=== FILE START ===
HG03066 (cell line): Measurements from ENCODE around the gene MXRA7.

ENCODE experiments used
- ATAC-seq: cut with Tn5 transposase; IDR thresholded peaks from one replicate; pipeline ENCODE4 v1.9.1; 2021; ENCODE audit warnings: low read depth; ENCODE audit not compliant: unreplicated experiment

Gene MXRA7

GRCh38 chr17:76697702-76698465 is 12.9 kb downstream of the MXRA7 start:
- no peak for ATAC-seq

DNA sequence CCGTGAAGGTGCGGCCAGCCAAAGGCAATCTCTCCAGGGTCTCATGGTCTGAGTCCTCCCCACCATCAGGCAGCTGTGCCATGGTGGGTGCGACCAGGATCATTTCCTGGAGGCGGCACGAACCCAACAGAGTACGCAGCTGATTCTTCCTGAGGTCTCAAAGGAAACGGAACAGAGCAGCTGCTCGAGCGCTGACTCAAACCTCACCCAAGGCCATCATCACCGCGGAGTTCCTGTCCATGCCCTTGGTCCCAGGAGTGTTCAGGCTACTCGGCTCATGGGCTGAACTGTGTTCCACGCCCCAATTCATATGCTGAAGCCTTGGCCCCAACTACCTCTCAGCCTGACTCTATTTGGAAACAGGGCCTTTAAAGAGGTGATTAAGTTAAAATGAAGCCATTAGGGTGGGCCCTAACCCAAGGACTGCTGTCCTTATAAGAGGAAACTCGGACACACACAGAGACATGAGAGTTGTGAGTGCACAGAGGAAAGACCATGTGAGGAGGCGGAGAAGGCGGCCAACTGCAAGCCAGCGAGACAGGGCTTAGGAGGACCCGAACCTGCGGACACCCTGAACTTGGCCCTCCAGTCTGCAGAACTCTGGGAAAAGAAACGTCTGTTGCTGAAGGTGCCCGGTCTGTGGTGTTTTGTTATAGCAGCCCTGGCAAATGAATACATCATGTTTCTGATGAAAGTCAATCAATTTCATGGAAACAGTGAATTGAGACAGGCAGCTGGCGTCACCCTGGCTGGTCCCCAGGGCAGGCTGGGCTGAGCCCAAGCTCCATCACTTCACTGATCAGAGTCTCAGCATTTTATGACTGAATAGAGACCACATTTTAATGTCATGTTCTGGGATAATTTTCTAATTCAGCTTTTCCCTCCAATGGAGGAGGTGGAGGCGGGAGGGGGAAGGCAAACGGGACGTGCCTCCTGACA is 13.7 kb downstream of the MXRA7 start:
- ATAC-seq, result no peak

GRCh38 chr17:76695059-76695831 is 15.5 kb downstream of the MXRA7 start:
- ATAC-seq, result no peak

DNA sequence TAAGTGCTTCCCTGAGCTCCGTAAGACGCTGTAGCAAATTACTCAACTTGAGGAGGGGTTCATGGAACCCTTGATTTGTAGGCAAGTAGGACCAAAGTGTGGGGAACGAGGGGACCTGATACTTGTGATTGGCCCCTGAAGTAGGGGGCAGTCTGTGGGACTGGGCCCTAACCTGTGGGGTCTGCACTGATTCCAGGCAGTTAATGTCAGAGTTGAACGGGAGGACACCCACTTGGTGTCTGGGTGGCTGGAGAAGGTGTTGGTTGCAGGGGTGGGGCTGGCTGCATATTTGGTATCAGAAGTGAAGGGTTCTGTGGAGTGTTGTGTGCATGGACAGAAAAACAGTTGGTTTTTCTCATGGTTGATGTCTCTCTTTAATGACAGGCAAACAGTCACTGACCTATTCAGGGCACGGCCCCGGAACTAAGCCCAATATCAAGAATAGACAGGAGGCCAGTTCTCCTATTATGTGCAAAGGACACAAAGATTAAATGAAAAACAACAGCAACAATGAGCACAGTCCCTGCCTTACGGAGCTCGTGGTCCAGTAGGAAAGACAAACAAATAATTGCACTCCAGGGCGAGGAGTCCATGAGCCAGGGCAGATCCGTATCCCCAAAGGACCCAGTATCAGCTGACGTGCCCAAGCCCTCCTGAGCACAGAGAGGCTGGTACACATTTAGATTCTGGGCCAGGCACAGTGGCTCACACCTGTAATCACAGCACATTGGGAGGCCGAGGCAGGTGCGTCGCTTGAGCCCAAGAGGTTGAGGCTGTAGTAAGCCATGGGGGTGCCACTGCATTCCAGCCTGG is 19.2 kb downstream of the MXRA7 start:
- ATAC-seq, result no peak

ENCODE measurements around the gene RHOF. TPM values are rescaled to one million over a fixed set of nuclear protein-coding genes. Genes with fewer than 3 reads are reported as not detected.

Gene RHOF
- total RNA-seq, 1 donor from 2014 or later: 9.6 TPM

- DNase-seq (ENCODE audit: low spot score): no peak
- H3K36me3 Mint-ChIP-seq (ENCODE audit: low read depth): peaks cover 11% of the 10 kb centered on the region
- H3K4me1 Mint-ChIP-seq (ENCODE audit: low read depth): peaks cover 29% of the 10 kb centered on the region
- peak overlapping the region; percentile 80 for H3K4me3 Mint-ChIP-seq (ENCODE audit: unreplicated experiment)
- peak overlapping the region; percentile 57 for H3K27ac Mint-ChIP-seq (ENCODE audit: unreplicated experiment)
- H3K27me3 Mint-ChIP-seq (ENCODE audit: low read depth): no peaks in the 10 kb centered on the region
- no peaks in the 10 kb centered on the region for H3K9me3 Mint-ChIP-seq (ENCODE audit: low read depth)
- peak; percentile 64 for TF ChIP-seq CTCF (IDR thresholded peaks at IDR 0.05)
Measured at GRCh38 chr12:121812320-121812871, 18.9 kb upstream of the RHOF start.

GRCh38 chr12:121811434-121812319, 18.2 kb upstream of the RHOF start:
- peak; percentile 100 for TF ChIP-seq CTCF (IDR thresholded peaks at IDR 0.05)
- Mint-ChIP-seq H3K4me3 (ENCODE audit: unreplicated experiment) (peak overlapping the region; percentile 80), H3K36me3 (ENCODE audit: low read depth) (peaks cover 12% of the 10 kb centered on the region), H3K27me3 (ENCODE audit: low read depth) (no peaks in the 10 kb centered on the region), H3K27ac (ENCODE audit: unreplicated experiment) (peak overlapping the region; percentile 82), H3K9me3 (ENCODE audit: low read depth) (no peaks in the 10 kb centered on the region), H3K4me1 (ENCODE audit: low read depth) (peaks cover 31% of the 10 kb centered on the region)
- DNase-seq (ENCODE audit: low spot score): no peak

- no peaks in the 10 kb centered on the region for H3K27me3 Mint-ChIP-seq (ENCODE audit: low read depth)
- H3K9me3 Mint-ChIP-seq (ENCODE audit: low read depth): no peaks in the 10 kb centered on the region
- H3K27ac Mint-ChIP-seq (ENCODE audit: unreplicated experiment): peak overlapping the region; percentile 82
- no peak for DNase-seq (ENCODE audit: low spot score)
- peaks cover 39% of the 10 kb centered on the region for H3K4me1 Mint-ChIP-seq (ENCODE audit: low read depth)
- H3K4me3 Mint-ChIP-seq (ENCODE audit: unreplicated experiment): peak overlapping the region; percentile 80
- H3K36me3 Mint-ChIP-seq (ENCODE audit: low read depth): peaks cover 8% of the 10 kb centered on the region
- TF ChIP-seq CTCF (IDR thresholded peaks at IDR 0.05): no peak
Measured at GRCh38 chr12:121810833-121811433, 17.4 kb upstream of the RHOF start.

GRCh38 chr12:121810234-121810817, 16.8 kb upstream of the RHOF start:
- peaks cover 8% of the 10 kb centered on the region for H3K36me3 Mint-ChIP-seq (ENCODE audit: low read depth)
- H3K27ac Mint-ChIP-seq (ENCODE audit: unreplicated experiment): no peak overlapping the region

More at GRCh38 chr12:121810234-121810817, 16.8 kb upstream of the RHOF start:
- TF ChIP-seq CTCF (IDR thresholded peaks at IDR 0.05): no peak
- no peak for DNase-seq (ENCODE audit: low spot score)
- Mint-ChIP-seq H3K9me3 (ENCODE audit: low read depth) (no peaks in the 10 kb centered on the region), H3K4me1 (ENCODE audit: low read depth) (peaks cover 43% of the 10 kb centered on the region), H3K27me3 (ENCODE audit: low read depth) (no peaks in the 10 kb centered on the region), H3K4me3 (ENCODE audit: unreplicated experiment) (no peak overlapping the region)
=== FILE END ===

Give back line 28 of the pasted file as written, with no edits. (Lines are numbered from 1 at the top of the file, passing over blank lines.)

- DNase-seq (ENCODE audit: low spot score): no peak